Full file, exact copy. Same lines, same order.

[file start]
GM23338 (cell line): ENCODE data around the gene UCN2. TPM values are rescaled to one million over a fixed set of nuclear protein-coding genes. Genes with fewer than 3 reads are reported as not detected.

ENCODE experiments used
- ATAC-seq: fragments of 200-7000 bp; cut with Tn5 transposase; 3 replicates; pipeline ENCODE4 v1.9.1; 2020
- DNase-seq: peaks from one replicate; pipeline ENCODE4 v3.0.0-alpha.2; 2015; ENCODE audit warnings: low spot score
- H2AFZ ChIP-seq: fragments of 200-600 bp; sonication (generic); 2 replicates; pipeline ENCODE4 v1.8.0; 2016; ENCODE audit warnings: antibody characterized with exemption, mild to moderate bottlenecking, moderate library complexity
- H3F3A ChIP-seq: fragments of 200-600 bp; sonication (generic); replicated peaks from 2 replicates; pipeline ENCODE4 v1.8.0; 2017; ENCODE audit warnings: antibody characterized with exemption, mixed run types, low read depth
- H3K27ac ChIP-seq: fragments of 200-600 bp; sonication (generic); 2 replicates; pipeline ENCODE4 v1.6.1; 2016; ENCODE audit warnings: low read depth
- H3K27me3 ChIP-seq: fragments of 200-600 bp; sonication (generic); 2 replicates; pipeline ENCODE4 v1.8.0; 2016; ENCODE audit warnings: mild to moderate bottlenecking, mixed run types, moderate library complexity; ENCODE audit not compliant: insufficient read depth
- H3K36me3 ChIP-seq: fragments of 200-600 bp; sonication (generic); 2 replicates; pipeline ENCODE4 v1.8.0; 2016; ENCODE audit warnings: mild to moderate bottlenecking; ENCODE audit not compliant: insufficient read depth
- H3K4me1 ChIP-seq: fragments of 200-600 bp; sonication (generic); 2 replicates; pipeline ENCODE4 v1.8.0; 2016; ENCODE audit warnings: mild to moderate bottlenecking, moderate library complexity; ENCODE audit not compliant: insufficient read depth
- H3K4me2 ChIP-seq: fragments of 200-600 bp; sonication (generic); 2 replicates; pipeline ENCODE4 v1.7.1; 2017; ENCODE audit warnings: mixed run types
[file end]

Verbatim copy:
GM23338 (cell line): ENCODE data around the gene UCN2. TPM values are rescaled to one million over a fixed set of nuclear protein-coding genes. Genes with fewer than 3 reads are reported as not detected.

ENCODE experiments used
- ATAC-seq: fragments of 200-7000 bp; cut with Tn5 transposase; 3 replicates; pipeline ENCODE4 v1.9.1; 2020
- DNase-seq: peaks from one replicate; pipeline ENCODE4 v3.0.0-alpha.2; 2015; ENCODE audit warnings: low spot score
- H2AFZ ChIP-seq: fragments of 200-600 bp; sonication (generic); 2 replicates; pipeline ENCODE4 v1.8.0; 2016; ENCODE audit warnings: antibody characterized with exemption, mild to moderate bottlenecking, moderate library complexity
- H3F3A ChIP-seq: fragments of 200-600 bp; sonication (generic); replicated peaks from 2 replicates; pipeline ENCODE4 v1.8.0; 2017; ENCODE audit warnings: antibody characterized with exemption, mixed run types, low read depth
- H3K27ac ChIP-seq: fragments of 200-600 bp; sonication (generic); 2 replicates; pipeline ENCODE4 v1.6.1; 2016; ENCODE audit warnings: low read depth
- H3K27me3 ChIP-seq: fragments of 200-600 bp; sonication (generic); 2 replicates; pipeline ENCODE4 v1.8.0; 2016; ENCODE audit warnings: mild to moderate bottlenecking, mixed run types, moderate library complexity; ENCODE audit not compliant: insufficient read depth
- H3K36me3 ChIP-seq: fragments of 200-600 bp; sonication (generic); 2 replicates; pipeline ENCODE4 v1.8.0; 2016; ENCODE audit warnings: mild to moderate bottlenecking; ENCODE audit not compliant: insufficient read depth
- H3K4me1 ChIP-seq: fragments of 200-600 bp; sonication (generic); 2 replicates; pipeline ENCODE4 v1.8.0; 2016; ENCODE audit warnings: mild to moderate bottlenecking, moderate library complexity; ENCODE audit not compliant: insufficient read depth
- H3K4me2 ChIP-seq: fragments of 200-600 bp; sonication (generic); 2 replicates; pipeline ENCODE4 v1.7.1; 2017; ENCODE audit warnings: mixed run types